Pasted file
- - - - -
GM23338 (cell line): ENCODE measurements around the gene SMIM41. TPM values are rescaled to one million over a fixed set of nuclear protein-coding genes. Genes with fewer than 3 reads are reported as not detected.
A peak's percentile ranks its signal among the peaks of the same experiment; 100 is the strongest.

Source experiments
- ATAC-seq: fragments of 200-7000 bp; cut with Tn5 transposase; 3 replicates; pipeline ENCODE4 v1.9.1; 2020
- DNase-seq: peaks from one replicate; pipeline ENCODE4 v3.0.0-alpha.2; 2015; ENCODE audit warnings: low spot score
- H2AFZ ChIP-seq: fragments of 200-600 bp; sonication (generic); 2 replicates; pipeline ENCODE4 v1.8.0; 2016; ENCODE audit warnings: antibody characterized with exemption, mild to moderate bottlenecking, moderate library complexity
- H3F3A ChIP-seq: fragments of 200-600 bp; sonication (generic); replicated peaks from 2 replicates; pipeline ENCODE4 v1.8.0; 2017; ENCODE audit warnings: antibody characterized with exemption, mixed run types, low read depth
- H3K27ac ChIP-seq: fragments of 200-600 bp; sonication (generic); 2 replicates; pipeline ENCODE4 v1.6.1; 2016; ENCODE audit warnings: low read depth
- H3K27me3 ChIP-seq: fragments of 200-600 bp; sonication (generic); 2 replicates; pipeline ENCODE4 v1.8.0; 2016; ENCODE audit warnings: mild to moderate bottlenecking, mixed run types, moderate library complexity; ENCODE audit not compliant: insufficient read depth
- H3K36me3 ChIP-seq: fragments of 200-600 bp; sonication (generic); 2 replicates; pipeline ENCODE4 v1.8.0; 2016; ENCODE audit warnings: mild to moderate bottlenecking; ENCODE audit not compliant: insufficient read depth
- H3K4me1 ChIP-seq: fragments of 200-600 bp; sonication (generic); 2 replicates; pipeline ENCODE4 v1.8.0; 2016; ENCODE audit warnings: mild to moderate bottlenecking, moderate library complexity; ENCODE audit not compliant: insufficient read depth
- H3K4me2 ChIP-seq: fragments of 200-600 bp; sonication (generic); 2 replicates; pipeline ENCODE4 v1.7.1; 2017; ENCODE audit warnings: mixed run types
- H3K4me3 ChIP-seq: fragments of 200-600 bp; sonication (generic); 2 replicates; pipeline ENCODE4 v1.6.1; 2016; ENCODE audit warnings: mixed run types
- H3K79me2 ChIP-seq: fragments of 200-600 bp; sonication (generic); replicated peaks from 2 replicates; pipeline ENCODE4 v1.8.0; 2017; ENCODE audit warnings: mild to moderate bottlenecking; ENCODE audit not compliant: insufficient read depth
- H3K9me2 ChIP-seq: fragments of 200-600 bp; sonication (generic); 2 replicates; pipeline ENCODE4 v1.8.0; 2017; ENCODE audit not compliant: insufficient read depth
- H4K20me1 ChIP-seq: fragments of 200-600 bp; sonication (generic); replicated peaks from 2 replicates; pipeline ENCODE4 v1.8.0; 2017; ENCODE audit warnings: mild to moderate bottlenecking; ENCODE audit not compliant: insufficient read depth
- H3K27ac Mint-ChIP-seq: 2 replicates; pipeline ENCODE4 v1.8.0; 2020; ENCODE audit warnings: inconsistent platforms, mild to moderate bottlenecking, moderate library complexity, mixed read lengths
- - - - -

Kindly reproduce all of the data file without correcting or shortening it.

GM23338 (cell line): ENCODE measurements around the gene SMIM41. TPM values are rescaled to one million over a fixed set of nuclear protein-coding genes. Genes with fewer than 3 reads are reported as not detected.
A peak's percentile ranks its signal among the peaks of the same experiment; 100 is the strongest.

Source experiments
- ATAC-seq: fragments of 200-7000 bp; cut with Tn5 transposase; 3 replicates; pipeline ENCODE4 v1.9.1; 2020
- DNase-seq: peaks from one replicate; pipeline ENCODE4 v3.0.0-alpha.2; 2015; ENCODE audit warnings: low spot score
- H2AFZ ChIP-seq: fragments of 200-600 bp; sonication (generic); 2 replicates; pipeline ENCODE4 v1.8.0; 2016; ENCODE audit warnings: antibody characterized with exemption, mild to moderate bottlenecking, moderate library complexity
- H3F3A ChIP-seq: fragments of 200-600 bp; sonication (generic); replicated peaks from 2 replicates; pipeline ENCODE4 v1.8.0; 2017; ENCODE audit warnings: antibody characterized with exemption, mixed run types, low read depth
- H3K27ac ChIP-seq: fragments of 200-600 bp; sonication (generic); 2 replicates; pipeline ENCODE4 v1.6.1; 2016; ENCODE audit warnings: low read depth
- H3K27me3 ChIP-seq: fragments of 200-600 bp; sonication (generic); 2 replicates; pipeline ENCODE4 v1.8.0; 2016; ENCODE audit warnings: mild to moderate bottlenecking, mixed run types, moderate library complexity; ENCODE audit not compliant: insufficient read depth
- H3K36me3 ChIP-seq: fragments of 200-600 bp; sonication (generic); 2 replicates; pipeline ENCODE4 v1.8.0; 2016; ENCODE audit warnings: mild to moderate bottlenecking; ENCODE audit not compliant: insufficient read depth
- H3K4me1 ChIP-seq: fragments of 200-600 bp; sonication (generic); 2 replicates; pipeline ENCODE4 v1.8.0; 2016; ENCODE audit warnings: mild to moderate bottlenecking, moderate library complexity; ENCODE audit not compliant: insufficient read depth
- H3K4me2 ChIP-seq: fragments of 200-600 bp; sonication (generic); 2 replicates; pipeline ENCODE4 v1.7.1; 2017; ENCODE audit warnings: mixed run types
- H3K4me3 ChIP-seq: fragments of 200-600 bp; sonication (generic); 2 replicates; pipeline ENCODE4 v1.6.1; 2016; ENCODE audit warnings: mixed run types
- H3K79me2 ChIP-seq: fragments of 200-600 bp; sonication (generic); replicated peaks from 2 replicates; pipeline ENCODE4 v1.8.0; 2017; ENCODE audit warnings: mild to moderate bottlenecking; ENCODE audit not compliant: insufficient read depth
- H3K9me2 ChIP-seq: fragments of 200-600 bp; sonication (generic); 2 replicates; pipeline ENCODE4 v1.8.0; 2017; ENCODE audit not compliant: insufficient read depth
- H4K20me1 ChIP-seq: fragments of 200-600 bp; sonication (generic); replicated peaks from 2 replicates; pipeline ENCODE4 v1.8.0; 2017; ENCODE audit warnings: mild to moderate bottlenecking; ENCODE audit not compliant: insufficient read depth
- H3K27ac Mint-ChIP-seq: 2 replicates; pipeline ENCODE4 v1.8.0; 2020; ENCODE audit warnings: inconsistent platforms, mild to moderate bottlenecking, moderate library complexity, mixed read lengths